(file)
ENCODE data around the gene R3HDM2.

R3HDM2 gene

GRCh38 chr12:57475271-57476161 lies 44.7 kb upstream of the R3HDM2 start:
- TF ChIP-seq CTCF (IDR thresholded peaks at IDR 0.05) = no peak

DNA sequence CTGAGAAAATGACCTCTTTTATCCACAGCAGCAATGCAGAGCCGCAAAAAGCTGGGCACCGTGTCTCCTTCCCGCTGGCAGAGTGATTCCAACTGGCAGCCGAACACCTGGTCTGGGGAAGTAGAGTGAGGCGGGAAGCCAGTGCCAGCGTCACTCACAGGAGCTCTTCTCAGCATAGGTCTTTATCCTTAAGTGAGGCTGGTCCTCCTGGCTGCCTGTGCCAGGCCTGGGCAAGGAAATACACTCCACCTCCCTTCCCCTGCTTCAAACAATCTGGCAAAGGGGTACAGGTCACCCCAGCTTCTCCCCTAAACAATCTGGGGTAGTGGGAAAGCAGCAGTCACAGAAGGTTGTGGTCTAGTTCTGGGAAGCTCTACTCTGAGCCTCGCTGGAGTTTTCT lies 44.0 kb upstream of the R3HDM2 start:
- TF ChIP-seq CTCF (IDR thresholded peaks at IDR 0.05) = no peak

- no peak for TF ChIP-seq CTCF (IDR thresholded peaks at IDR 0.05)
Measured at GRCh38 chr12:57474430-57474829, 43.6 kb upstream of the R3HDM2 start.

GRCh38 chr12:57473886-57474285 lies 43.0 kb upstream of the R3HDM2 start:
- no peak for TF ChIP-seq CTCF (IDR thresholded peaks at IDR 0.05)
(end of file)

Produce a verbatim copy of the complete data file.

ENCODE data around the gene R3HDM2.

R3HDM2 gene

GRCh38 chr12:57475271-57476161 lies 44.7 kb upstream of the R3HDM2 start:
- TF ChIP-seq CTCF (IDR thresholded peaks at IDR 0.05) = no peak

DNA sequence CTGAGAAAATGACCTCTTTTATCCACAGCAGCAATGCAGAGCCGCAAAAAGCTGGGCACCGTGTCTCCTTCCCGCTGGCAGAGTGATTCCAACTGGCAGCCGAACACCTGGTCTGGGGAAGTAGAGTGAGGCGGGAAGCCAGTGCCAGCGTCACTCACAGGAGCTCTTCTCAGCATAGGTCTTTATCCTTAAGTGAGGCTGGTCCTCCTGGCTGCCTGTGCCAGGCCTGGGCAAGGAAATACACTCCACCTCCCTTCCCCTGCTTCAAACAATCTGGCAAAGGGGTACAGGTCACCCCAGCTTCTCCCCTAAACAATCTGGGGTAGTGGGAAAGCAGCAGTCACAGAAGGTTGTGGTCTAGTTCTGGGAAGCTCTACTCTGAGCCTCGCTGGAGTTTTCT lies 44.0 kb upstream of the R3HDM2 start:
- TF ChIP-seq CTCF (IDR thresholded peaks at IDR 0.05) = no peak

- no peak for TF ChIP-seq CTCF (IDR thresholded peaks at IDR 0.05)
Measured at GRCh38 chr12:57474430-57474829, 43.6 kb upstream of the R3HDM2 start.

GRCh38 chr12:57473886-57474285 lies 43.0 kb upstream of the R3HDM2 start:
- no peak for TF ChIP-seq CTCF (IDR thresholded peaks at IDR 0.05)